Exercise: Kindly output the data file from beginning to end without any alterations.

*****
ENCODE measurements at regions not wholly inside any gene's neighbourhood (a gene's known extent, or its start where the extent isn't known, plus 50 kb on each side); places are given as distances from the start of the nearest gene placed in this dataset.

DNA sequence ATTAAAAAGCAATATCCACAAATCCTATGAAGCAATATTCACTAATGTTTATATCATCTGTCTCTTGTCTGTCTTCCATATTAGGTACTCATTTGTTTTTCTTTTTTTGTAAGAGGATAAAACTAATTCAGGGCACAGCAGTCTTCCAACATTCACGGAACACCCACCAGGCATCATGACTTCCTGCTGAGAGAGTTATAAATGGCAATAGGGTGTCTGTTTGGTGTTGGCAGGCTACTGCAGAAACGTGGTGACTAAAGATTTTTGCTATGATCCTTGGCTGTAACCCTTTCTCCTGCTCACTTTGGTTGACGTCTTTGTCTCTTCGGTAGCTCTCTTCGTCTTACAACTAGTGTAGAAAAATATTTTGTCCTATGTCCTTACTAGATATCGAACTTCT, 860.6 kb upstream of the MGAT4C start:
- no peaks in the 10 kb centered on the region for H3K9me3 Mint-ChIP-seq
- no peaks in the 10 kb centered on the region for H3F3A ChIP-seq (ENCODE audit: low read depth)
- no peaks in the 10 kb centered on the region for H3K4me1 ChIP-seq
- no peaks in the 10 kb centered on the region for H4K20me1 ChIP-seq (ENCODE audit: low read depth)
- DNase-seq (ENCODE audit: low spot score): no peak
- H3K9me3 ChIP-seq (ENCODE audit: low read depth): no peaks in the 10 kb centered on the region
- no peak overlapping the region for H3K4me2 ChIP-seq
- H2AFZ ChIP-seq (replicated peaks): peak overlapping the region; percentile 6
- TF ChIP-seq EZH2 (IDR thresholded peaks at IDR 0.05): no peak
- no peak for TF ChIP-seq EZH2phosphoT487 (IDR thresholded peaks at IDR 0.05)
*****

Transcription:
ENCODE measurements at regions not wholly inside any gene's neighbourhood (a gene's known extent, or its start where the extent isn't known, plus 50 kb on each side); places are given as distances from the start of the nearest gene placed in this dataset.

DNA sequence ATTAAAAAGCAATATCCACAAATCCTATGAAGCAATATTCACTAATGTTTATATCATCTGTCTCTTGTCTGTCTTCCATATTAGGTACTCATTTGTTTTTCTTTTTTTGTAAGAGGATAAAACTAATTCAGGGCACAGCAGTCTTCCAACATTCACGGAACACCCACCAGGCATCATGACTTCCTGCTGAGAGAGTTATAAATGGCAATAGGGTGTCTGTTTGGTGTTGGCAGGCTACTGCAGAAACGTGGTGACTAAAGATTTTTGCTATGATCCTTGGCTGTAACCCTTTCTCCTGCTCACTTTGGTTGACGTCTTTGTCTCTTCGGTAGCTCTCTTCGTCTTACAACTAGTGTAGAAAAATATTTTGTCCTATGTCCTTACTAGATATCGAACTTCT, 860.6 kb upstream of the MGAT4C start:
- no peaks in the 10 kb centered on the region for H3K9me3 Mint-ChIP-seq
- no peaks in the 10 kb centered on the region for H3F3A ChIP-seq (ENCODE audit: low read depth)
- no peaks in the 10 kb centered on the region for H3K4me1 ChIP-seq
- no peaks in the 10 kb centered on the region for H4K20me1 ChIP-seq (ENCODE audit: low read depth)
- DNase-seq (ENCODE audit: low spot score): no peak
- H3K9me3 ChIP-seq (ENCODE audit: low read depth): no peaks in the 10 kb centered on the region
- no peak overlapping the region for H3K4me2 ChIP-seq
- H2AFZ ChIP-seq (replicated peaks): peak overlapping the region; percentile 6
- TF ChIP-seq EZH2 (IDR thresholded peaks at IDR 0.05): no peak
- no peak for TF ChIP-seq EZH2phosphoT487 (IDR thresholded peaks at IDR 0.05)